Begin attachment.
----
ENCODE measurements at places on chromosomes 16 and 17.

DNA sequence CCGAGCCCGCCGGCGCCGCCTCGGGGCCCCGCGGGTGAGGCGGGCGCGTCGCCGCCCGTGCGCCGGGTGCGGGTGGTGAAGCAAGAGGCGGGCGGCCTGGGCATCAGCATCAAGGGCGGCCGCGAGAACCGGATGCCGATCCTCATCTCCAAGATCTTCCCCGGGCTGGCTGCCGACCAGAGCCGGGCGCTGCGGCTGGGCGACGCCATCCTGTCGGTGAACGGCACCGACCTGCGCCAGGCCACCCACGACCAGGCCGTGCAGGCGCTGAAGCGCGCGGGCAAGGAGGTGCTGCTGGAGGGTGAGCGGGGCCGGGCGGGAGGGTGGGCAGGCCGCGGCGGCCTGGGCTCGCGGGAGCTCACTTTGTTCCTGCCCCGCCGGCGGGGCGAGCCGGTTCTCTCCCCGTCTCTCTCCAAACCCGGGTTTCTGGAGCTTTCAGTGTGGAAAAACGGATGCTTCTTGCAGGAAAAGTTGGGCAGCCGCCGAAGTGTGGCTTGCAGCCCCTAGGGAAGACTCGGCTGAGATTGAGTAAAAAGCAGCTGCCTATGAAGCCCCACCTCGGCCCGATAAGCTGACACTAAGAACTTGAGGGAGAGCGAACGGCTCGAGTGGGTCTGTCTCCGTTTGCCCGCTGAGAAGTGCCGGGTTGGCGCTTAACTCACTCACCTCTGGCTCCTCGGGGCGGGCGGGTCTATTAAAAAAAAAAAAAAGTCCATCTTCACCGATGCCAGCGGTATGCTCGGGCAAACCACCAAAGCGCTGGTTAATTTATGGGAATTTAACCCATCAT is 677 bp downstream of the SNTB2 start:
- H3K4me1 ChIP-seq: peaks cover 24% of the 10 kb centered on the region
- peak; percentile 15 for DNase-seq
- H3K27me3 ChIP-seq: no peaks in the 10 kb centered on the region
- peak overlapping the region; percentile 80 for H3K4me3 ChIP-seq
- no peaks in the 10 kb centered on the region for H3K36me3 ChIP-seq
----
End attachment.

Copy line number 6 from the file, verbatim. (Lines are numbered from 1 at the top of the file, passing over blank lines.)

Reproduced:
- peak overlapping the region; percentile 80 for H3K4me3 ChIP-seq